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Study shows normal-looking clones may be abnormal

Scientists have found the first evidence to show that even seemingly normal-looking clones may harbor serious abnormalities affecting gene expression that may not manifest themselves as outward characteristics.

The findings, reported in the July 6 issue of Science by researchers at the Whitehead Institute for Biomedical Research and University of Hawaii, confirm the previous suspicion that reproductive cloning is not only inefficient, but may actually be unsafe.

In the study, scientists from the laboratories of MIT Professor of Biology Rudolf Jaenisch and Professor Ryuzo Yanagimachi of the University of Hawaii sought to examine the mechanisms underlying poor survival and gross overgrowth in cloned animals.

They made mouse clones from embryonic stem cells and monitored the activity of imprinted genes -- developmental genes that are controlled by special tags that do not affect the base sequence itself. They looked to see if these tags were faithfully reproduced in cloned mice and in the donor cells used to make the clones. This would tell them if the problems with cloning resulted from aberrations in donor cells or as a result of the cloning procedure itself.

Scientists found to their surprise that much of the problem lay in the makeup of the donor embryonic stem cells, which they found to be extremely unstable in culture. As they divide in culture, these cells lose the tags that tell an imprinted gene to be either turned on or off during development. The researchers found that even clones made from sister stem cells had differences in their gene expression.

Despite this instability, many embryos survived to adulthood, suggesting that mammalian development is surprisingly tolerant of aberrant gene regulation.

"This suggests that even apparently normal clones may have subtle aberrations of gene expression that are not easily detected in the cloned animal," Jaenisch said.


The cloning procedure involves removing the nucleus, or the genetic command center, of an egg and replacing it with the nucleus from an adult cell or an embryonic stem cell. Ideally, the egg resets the developmental clock of the nucleus back to a state compatible with early embryonic growth and gives rise to a new organism that is genetically identical to the donor cell. Researchers had thought that using the nucleus from an embryonic stem cell might require less reprogramming than using the nucleus from an adult cell, such as a mammary cell, which has already committed to a certain function.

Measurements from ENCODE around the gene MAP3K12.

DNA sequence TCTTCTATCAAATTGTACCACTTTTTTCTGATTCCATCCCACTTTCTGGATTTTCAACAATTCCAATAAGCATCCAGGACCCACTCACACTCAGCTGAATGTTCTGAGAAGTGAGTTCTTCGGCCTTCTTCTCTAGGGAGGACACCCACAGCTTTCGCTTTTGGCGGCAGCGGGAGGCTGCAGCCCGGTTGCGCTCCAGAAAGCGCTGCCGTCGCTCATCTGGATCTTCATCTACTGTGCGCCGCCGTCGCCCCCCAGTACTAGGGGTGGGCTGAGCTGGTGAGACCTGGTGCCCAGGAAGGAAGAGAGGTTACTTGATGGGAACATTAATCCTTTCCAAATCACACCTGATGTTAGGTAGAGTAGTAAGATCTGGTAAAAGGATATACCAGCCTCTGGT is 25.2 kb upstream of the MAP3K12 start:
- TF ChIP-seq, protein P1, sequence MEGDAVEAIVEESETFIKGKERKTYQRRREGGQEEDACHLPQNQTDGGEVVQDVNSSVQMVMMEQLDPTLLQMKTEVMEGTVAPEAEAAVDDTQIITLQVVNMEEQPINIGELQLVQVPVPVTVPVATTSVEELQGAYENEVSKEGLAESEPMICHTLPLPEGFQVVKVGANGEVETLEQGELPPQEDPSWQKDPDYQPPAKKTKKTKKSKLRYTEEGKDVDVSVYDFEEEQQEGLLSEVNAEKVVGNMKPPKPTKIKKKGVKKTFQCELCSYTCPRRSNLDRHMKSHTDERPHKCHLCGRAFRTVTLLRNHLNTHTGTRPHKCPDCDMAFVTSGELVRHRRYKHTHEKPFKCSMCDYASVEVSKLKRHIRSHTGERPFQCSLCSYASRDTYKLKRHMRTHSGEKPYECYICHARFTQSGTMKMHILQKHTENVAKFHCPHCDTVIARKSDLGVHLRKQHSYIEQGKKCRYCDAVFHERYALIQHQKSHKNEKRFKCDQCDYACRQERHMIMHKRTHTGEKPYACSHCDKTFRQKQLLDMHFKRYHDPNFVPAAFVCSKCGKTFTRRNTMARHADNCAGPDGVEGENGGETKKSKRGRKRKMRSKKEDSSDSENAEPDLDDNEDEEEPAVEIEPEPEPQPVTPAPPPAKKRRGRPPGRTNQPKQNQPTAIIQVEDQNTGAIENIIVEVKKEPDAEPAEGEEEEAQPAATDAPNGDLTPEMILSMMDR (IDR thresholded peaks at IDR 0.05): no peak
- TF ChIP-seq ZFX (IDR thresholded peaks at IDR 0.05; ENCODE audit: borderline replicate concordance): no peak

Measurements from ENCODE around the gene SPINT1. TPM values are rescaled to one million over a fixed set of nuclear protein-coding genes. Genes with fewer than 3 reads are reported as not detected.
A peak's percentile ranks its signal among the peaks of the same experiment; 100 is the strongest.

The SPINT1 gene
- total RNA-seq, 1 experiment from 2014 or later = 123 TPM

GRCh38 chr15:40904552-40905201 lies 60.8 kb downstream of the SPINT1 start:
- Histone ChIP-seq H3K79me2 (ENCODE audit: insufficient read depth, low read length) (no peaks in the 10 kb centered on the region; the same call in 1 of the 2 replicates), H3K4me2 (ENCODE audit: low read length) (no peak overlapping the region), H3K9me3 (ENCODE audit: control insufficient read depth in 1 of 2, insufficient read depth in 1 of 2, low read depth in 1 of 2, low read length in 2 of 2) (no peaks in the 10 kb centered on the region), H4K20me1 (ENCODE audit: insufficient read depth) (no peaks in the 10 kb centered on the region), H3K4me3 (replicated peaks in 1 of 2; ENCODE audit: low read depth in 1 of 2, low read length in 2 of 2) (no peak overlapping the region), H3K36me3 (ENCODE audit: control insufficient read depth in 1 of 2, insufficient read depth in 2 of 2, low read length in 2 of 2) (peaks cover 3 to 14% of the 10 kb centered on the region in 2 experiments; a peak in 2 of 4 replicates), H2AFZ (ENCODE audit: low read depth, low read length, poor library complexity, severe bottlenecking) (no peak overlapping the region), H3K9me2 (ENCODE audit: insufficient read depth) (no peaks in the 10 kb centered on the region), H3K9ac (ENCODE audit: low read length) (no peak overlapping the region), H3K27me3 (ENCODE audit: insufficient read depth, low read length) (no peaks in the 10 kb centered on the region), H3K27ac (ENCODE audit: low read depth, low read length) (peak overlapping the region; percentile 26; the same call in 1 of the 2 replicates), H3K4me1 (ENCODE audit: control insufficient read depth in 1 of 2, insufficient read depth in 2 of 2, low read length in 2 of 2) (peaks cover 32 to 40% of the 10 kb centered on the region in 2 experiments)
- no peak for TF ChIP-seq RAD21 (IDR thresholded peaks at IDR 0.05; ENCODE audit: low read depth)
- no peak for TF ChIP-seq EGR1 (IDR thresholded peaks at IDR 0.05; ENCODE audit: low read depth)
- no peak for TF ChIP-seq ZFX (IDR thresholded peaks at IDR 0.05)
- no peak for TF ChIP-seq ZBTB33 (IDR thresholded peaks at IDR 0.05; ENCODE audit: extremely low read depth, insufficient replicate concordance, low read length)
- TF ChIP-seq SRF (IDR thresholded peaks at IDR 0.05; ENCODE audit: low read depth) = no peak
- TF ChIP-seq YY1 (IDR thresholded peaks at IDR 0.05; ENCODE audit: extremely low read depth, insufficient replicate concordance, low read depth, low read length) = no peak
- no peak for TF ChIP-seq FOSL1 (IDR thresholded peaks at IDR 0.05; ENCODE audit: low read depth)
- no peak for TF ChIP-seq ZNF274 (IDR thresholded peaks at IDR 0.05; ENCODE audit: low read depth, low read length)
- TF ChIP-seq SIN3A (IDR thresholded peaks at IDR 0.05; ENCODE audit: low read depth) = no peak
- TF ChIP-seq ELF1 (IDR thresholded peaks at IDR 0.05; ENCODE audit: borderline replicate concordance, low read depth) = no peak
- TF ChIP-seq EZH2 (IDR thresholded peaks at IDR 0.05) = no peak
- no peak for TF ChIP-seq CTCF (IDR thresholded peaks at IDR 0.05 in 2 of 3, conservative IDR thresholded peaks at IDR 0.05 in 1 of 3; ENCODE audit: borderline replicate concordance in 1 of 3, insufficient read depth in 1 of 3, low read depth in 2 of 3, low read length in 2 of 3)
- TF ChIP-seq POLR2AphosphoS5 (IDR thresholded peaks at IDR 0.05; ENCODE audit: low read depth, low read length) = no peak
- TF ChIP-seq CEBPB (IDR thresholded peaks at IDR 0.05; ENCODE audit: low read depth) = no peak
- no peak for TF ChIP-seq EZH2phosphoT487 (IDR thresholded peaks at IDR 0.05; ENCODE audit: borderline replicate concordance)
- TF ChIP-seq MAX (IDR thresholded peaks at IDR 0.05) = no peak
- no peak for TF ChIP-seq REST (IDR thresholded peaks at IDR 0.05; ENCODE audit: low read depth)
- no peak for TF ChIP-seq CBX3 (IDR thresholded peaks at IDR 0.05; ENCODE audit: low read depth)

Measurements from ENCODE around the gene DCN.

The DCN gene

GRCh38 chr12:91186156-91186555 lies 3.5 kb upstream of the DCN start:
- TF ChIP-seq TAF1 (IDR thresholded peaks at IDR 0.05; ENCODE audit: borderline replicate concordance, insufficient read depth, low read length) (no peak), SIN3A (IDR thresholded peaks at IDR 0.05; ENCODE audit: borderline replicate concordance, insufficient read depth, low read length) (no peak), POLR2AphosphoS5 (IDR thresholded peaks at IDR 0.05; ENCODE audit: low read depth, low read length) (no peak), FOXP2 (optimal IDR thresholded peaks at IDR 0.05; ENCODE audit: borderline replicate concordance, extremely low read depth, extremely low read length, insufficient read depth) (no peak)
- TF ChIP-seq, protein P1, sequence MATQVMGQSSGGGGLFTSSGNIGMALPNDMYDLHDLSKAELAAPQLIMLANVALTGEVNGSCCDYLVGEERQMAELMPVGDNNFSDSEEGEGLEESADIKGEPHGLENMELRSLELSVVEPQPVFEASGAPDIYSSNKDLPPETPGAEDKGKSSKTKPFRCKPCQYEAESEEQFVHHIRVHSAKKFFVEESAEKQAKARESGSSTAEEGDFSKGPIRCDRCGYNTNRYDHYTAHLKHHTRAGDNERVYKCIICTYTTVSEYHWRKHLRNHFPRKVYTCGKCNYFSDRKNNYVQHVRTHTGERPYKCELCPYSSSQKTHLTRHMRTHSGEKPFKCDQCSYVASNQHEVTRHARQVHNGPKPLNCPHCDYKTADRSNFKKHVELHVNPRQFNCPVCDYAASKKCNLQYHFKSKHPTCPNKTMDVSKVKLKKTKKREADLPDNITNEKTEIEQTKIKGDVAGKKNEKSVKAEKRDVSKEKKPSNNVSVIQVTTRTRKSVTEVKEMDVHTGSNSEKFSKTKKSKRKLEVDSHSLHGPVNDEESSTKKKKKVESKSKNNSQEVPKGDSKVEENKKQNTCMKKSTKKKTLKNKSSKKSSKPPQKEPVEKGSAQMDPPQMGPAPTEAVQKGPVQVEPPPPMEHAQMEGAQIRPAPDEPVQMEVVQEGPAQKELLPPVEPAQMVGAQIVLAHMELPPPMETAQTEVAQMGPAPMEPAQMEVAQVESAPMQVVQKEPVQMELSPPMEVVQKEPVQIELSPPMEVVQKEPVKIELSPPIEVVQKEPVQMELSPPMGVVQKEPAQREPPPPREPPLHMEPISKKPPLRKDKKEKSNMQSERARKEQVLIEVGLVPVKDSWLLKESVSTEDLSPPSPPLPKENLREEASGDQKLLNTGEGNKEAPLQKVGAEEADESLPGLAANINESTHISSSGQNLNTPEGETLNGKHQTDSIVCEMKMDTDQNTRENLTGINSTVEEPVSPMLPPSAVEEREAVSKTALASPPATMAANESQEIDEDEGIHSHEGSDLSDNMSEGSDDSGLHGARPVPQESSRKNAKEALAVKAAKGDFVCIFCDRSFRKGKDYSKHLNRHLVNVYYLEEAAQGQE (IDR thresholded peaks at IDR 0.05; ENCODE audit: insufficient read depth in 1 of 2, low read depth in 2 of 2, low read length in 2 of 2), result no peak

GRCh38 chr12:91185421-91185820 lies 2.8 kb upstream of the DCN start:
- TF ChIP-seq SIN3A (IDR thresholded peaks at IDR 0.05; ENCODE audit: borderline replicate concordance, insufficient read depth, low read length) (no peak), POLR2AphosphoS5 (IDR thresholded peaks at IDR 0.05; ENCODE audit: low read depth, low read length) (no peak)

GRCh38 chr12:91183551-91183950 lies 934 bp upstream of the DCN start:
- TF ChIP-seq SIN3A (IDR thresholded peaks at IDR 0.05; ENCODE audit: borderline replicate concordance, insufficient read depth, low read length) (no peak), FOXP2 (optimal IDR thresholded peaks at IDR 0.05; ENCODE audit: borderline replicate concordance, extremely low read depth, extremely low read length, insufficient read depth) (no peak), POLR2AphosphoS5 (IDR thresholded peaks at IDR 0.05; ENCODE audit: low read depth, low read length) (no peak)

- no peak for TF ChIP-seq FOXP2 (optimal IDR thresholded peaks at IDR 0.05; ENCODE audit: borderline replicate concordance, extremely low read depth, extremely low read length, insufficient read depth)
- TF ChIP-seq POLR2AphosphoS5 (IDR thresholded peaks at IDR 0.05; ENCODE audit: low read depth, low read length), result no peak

Embryonic stem cells are unique in that they can give rise to an entire organism without using the nuclear transfer procedure. The researchers found that animals developed from mouse embryonic stem cells by this technique exhibited irregular gene expression just as animals derived from nuclear transfer using embryonic stem cells, confirming that these abnormalities likely existed in the cells before the cloning procedure was performed.

"While embryonic stem cells may be easier to developmentally reprogram than adult cells, they may have a different set of problems arising from errors occurring during culturing that cannot be fixed by cloning," said David Humpherys, a graduate student in the Jaenisch lab.

This may mean researchers will need to find ways to better preserve gene regulatory tags during cell culture techniques. Researchers also still need to test whether animals cloned from adult cells will show similar defects.

"However, despite their instability, it is important to remember that embryonic stem cells when combined with normal cells -- as in making chimeras or when used in transplantation -- may function fine. In other words, embryonic stem cells might work fine when used as cell therapy, but when they are used to make whole animals would likely produce organisms that are abnormal," Jaenisch said.

"While these new results are a concern for reproductive cloning, misexpression of imprinted genes likely has little significance for therapeutic cloning. Imprinted genes have defined roles in fetal development, but may serve no crucial role in the differentiated cells of the adult," said Humpherys.

A version of this article appeared in MIT Tech Talk on July 18, 2001.

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